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Grouping the 1s together results in the following.
The expression for the groupings above is
q = bd + ac + ab
This expression requires 3 2-input and gates and

1 3-input or gate.
We could have accounted for all the 1s in the map as shown below, but that results in a more complex
expression requiring a more complex gate.
The expression for the above is bd + ac + abc'd'. This requires 2 2-input and gates, a 4-input and gate, and a 3
input or gate. Thus, one of the and gates is more complex (has two additional inputs) than required above.
Two inverters are also needed.

PRODUCT OF TERMS SIMPLIFICATION

Simplify the following in a) Sum of the products and b) Product of sums
F= (A,B,C,D) = (0,1,2,5,8,9,10)

cd cd cd cd

ab 1 1 1
ab 1
ab
ab 1 1 1

F = bd+acd+bc ..... Ans for a)

cd cd cd cd

ab 1 1 0 1
C
D
C
D
A
D
B
A
C
D
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ab 0 1 0 0
ab 0 0 0 0
ab 1 1 0 1

F = (3,4,6,7,11,12,13,14,15). On grouping ZEROS, we get F = bd + ab + cd
(F) = F = (bd + ab + cd) = (b+d)(a+b)(c+d) ..... Ans for b)

Don't Cares
Sometimes we do not care whether a 1 or 0 occurs for a certain set of inputs. It may be that
those inputs will never occur so it makes no difference what the output is. For example, we
might have a bcd (binary coded decimal) code which consists of 4 bits to encode the digits 0
(0000) through 9 (1001). The remaining codes (1010 through 1111) are not used. If we had a
truth table for the prime numbers 0 through 9, it would be

The ds in the above stand for "don't care", we don't care whether a 1 or 0 is the value
for that combination of inputs because (in this case) the inputs will never occur.

The circle made entirely of 1s corresponds to the expression a'd and the combined 1 and d circle (actually a
combination of arcs) is b'c. Thus, if the disallowed input 1011 did occur, the output would be 1 but if the
disallowed input 1100 occurs, its output would be 0. The minimized expression is
p = a'd + b'c
Notice that if we had ignored the ds and only made a circle around the 2 1s, the resulting expression would
have been more complex, a'b'c instead of b'c.

5 VARIABLE KARNAUGH MAPS

Let's put our 5-variable Karnaugh Map to use. Design a circuit which has a 5-bit binary input (A,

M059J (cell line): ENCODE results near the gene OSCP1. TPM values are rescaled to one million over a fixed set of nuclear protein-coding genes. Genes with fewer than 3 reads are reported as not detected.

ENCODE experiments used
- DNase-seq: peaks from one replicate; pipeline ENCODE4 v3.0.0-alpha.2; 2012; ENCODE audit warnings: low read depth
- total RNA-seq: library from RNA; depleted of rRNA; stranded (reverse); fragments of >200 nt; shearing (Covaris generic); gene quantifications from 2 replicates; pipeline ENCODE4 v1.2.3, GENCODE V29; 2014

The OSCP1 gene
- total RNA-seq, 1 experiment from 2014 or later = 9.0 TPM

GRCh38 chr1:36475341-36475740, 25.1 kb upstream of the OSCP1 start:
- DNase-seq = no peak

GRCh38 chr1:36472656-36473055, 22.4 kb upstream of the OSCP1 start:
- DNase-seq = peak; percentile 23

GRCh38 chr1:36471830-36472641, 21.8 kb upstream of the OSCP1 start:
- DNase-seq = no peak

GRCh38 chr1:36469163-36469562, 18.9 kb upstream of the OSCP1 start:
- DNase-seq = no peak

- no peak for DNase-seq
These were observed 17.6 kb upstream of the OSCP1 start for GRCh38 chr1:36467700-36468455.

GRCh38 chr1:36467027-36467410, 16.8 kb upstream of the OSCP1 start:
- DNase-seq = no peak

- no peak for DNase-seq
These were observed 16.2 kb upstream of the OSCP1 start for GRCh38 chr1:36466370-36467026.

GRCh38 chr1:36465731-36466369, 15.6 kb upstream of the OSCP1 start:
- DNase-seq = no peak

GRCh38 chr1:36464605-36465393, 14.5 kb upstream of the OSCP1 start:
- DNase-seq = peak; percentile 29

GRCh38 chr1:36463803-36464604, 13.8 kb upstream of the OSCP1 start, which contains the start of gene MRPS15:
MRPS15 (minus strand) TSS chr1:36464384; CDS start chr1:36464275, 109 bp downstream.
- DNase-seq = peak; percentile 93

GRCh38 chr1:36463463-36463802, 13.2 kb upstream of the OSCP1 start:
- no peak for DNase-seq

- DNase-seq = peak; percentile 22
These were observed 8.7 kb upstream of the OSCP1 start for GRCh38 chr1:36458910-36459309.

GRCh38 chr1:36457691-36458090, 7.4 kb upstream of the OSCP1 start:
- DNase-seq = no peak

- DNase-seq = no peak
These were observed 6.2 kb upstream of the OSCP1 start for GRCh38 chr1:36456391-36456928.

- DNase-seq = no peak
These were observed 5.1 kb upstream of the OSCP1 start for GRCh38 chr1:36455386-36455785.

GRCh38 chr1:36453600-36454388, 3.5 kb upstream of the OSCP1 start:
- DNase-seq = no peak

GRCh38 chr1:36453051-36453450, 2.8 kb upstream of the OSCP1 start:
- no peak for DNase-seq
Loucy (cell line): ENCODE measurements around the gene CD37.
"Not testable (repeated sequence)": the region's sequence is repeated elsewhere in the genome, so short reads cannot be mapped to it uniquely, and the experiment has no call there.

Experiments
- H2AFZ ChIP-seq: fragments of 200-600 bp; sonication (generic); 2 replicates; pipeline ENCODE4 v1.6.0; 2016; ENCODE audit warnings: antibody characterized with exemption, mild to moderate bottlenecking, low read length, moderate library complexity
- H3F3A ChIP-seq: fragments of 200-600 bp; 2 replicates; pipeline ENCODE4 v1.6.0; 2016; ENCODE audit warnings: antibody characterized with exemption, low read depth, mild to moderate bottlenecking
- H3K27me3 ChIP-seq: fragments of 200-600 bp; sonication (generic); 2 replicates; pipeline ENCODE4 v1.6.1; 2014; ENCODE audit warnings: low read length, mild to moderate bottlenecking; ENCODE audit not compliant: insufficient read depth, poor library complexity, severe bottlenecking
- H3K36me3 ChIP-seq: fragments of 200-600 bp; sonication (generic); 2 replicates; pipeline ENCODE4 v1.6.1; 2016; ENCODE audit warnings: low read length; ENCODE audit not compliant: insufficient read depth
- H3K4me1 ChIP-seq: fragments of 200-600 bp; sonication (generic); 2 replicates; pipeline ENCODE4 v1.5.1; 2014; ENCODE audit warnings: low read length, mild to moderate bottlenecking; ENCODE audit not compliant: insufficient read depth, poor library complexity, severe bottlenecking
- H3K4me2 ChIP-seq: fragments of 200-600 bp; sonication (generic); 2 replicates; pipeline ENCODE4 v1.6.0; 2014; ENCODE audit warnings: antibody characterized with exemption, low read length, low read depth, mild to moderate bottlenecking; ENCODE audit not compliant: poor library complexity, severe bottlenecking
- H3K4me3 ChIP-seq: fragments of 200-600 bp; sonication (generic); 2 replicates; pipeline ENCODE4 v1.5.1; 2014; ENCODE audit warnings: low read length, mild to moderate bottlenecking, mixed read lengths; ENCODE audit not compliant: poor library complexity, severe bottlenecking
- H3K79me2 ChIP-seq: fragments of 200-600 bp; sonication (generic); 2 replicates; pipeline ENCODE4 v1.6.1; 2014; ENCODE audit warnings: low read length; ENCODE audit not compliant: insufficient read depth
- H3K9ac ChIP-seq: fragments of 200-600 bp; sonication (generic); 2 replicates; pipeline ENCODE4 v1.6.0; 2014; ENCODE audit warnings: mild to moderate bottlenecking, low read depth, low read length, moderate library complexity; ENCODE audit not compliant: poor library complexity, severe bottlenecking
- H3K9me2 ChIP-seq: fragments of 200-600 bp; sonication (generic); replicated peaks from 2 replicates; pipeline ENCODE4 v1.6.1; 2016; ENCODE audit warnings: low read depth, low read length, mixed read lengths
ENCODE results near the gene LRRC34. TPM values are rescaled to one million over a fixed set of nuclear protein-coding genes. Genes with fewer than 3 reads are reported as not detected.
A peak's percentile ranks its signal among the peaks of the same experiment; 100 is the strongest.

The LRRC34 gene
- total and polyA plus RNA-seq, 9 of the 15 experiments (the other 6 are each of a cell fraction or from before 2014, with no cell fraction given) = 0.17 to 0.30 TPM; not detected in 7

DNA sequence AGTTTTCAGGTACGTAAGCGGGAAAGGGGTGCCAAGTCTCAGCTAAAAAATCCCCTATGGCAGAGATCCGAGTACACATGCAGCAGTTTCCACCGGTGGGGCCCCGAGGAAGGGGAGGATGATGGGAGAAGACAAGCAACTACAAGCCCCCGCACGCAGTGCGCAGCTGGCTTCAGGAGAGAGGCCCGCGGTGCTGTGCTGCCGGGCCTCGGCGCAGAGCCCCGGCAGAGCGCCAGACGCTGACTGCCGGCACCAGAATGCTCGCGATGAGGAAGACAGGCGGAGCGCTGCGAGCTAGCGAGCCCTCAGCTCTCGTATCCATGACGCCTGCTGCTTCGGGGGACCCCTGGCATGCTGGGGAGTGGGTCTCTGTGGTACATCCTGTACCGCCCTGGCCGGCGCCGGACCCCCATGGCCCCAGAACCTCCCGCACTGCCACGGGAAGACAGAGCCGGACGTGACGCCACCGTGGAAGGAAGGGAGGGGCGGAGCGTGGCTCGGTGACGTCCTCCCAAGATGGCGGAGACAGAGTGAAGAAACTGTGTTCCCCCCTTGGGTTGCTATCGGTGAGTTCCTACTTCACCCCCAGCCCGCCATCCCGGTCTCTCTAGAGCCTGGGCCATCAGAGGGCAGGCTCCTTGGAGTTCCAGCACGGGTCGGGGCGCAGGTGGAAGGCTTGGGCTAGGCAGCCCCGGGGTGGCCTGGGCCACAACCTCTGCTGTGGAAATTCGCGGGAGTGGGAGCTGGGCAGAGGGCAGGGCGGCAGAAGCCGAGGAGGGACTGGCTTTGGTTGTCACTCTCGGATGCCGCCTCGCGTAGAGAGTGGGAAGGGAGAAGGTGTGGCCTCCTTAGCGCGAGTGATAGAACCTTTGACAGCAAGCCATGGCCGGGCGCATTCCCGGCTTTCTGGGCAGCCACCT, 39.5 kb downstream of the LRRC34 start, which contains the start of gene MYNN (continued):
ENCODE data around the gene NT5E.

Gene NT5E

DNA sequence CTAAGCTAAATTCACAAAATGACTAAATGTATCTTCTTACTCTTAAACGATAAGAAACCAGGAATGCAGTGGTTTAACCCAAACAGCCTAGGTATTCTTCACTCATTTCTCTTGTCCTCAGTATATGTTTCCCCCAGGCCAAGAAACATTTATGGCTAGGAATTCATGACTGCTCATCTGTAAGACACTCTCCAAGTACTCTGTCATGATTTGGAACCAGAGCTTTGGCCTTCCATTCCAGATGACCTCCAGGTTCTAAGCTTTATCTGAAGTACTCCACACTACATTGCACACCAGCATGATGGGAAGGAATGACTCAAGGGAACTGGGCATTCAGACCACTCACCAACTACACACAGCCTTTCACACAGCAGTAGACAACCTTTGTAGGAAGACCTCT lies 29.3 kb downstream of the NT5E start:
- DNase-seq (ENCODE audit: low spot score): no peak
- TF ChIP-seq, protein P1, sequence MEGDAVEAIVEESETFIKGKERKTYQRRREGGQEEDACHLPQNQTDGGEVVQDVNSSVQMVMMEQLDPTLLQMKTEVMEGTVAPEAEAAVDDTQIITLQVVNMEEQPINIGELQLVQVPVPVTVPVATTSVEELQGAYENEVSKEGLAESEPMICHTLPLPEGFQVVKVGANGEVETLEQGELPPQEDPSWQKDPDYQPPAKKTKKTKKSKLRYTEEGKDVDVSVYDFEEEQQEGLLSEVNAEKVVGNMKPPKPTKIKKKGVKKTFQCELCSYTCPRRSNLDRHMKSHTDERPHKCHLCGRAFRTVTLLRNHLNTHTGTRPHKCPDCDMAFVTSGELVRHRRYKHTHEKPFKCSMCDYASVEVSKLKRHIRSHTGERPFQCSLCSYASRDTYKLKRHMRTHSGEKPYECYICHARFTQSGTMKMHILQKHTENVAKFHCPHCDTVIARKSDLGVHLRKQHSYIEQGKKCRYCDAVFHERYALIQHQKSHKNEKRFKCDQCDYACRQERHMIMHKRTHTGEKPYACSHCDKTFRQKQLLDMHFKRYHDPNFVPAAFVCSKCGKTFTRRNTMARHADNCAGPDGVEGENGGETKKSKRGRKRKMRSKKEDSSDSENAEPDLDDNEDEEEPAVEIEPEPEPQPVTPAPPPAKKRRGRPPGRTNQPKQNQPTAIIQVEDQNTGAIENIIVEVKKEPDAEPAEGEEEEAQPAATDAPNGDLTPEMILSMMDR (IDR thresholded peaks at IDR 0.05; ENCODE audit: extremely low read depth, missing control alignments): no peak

B, C, D, E), with A being the MSB (Most Significant Bit). It must produce an output logic High for
any prime number detected in the input data. We show the solution above on the older Gray code
(reflection) map for reference. The prime numbers are (1,2,3,5,7,11,13,17, 19,23,29,31). Plot
a 1 in each corresponding cell. Then, proceed with grouping of the cells. Finish by writing the
simplified result. Note that 4-cell group A'B'E consists of two pairs of cell on both sides of the
mirror line. The same is true of the 2-cell group AB'DE. It is a group of 2-cells by being reflected
0000 0
0001 1
0010 1
0011 1
0100 0
0101 1
0110 0
0111 1
1000 0
1001 0
1010 D
1011 D
1100 D
1101 D
1110 D
1111 D
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about the mirror line. When using this version of the K-map look for mirror images in the other
half of the map.

Out = A'B'E + B'C'E + A'C'DE + A'CD'E + ABCE + AB'DE + A'B'C'D

Procedure for Finding Prime Implicants
Find prime implicants by finding all permitted (integer power of 2) maximum sized groups of min-terms.
1. Find essential prime implicants by identifying those prime implicants that contain at least one min-

Example

Two prime implicant {1, 3} {2, 3, 6, 7}. Both are essential Q = Y + XZ
Relationships
K: Number of literals in product
N: Number of variables

Squares
Number of Literals in a Term in
an variable map
K 2
k
N=2 N=3 N=4 N=5
0 1 2 3 4 5
1 2 1 2 3 4
2 4 0 1 2 3
3 8 0 1 2
4 16 0 1
5 32 0

Tabular Method:
In order to understand the tabular method of minimisation, it is best you understand the numerical assignment
of Karnaugh map cells and the incompletely specified functions also known as the can't happen conditions
(Dont care terms). This is because the tabular method is based on these principles. The tabular method which
is also known as the Quine-McCluskey method is particularly useful when minimising functions having a large
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number of variables, e.g. The six-variable functions. Computer programs have been developed employing this
algorithm. The method reduces a function in standard sum of products form to a set of prime implicants from
which as many variables are eliminated as possible. These prime implicants are then examined to see if some
are redundant. The tabular method makes repeated use of the law A + = 1. Note that Binary notation is
used for the function, although decimal notation is also used for the functions. As usual a variable in true form
is denoted by 1, in inverted form by 0, and the absence of a variable by a dash ( - ).
Rules of Tabular Method
Consider a function of three variables f(A, B, C):

Consider the function:

Listing the two minterms shows they can be combined

Now consider the following:

Note that these variables cannot be combined

This is because the FIRST RULE of the Tabular method for two terms to combine, and thus eliminate one
variable, is that they must differ in only one digit position. Bear in mind that when two terms are combined,
one of the combined terms has one digit more at logic 1 than the other combined term. This indicates that the
number of 1's in a term is significant and is referred to as its index.
For example: f(A, B, C, D)
0000 Index 0
0010, 1000 Index 1
1010, 0011, 1001 Index 2
1110, 1011 Index 3
1111 Index 4
The necessary condition for combining two terms is that the indices of the two terms must differ by one logic